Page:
So, we've spent a few weeks talking about the left hand, the shape of the left hand, and how to organize your technique to take pressure off of your wrist and palm.
But, how does this work in real time?
In other words, is it possible to take this newly-organized shape and apply it to actual songs?
One thing I see in my beginning to intermediate students–particularly in adults, who tend to be a bit more focused on the idea of 'success’–is the left hand's unconscious tendency to 'double-check' itself.
Beginning guitarists learn the shape of a chord, they put their fingers on the appropriate frets and strings, and then they sort of wiggle each finger around a bit to make sure it's landed where they think it has.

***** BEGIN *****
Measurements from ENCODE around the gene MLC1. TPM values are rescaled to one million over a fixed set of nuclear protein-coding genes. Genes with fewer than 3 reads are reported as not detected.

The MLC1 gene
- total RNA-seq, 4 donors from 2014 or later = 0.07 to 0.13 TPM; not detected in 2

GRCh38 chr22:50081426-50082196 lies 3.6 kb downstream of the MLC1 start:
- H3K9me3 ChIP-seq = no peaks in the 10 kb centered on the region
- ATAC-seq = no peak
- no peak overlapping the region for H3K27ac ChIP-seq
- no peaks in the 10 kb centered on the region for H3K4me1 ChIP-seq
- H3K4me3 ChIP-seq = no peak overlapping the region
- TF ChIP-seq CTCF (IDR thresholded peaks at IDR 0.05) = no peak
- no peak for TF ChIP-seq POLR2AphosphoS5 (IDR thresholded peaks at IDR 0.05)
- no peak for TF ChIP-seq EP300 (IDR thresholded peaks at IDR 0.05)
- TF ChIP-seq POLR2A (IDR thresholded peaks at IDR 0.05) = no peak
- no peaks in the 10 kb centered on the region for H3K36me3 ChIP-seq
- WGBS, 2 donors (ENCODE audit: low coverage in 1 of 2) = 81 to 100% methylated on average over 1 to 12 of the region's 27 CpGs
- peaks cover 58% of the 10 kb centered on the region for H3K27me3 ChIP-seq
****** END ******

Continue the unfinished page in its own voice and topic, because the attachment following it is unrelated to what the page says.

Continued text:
Most of the beginners I know aren't even aware that they're doing this! But, with a few exceptions, just about everyone I've taught from the ground up goes through a phase where they play a chord, they wiggle around, then they go to play another chord, and spend a bunch of time wiggling around all over again.
Once you become aware of this problem, it's generally pretty easy to fix. All you need is some focused, slow movement, and to begin to trust your hands.
The other thing that impedes us at first–and really, can be an ongoing dialogue for players of all levels–is our focus on the left hand to the exclusion of just about anything else. Because the left hand is doing all of the 'exciting' movement from chord to chord and up and down the neck, we tend to forget that the RIGHT hand is the one that actually makes everything happen.
In this episode, we try to resolve that telltale “wiggle,” organize your picking hand so it resembles your left hand in terms of shape and lack of tension, and take a close look at the pick and how the pick actually works when it strikes the strings.
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